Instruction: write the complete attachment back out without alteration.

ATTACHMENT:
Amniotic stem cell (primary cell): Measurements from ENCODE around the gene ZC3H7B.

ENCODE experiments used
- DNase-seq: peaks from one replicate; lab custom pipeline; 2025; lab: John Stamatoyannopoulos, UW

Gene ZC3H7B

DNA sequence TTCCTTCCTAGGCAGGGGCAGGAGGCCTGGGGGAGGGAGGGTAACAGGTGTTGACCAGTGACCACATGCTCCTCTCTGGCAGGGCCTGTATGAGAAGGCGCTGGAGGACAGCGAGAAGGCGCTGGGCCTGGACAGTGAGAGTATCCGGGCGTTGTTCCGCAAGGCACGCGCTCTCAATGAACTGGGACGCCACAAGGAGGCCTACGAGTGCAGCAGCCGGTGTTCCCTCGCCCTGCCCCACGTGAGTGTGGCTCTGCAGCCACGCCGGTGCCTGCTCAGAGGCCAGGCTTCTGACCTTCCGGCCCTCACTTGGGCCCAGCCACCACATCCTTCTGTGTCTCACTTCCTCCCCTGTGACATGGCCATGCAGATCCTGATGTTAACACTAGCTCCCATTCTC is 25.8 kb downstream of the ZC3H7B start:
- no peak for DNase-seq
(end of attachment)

Amniotic stem cell (primary cell): Measurements from ENCODE around the gene ZC3H7B.

ENCODE experiments used
- DNase-seq: peaks from one replicate; lab custom pipeline; 2025; lab: John Stamatoyannopoulos, UW

Gene ZC3H7B

DNA sequence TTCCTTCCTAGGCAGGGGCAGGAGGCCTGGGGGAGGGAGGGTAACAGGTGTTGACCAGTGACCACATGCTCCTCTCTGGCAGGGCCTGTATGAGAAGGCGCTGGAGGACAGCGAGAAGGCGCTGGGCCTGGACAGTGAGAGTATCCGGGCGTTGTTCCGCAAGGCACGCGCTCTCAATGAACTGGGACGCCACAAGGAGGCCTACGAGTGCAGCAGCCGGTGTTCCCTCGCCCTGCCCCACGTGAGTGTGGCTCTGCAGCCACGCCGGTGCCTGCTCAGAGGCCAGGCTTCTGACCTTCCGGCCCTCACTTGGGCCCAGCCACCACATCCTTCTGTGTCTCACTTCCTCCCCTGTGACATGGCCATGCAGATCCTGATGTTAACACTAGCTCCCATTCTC is 25.8 kb downstream of the ZC3H7B start:
- no peak for DNase-seq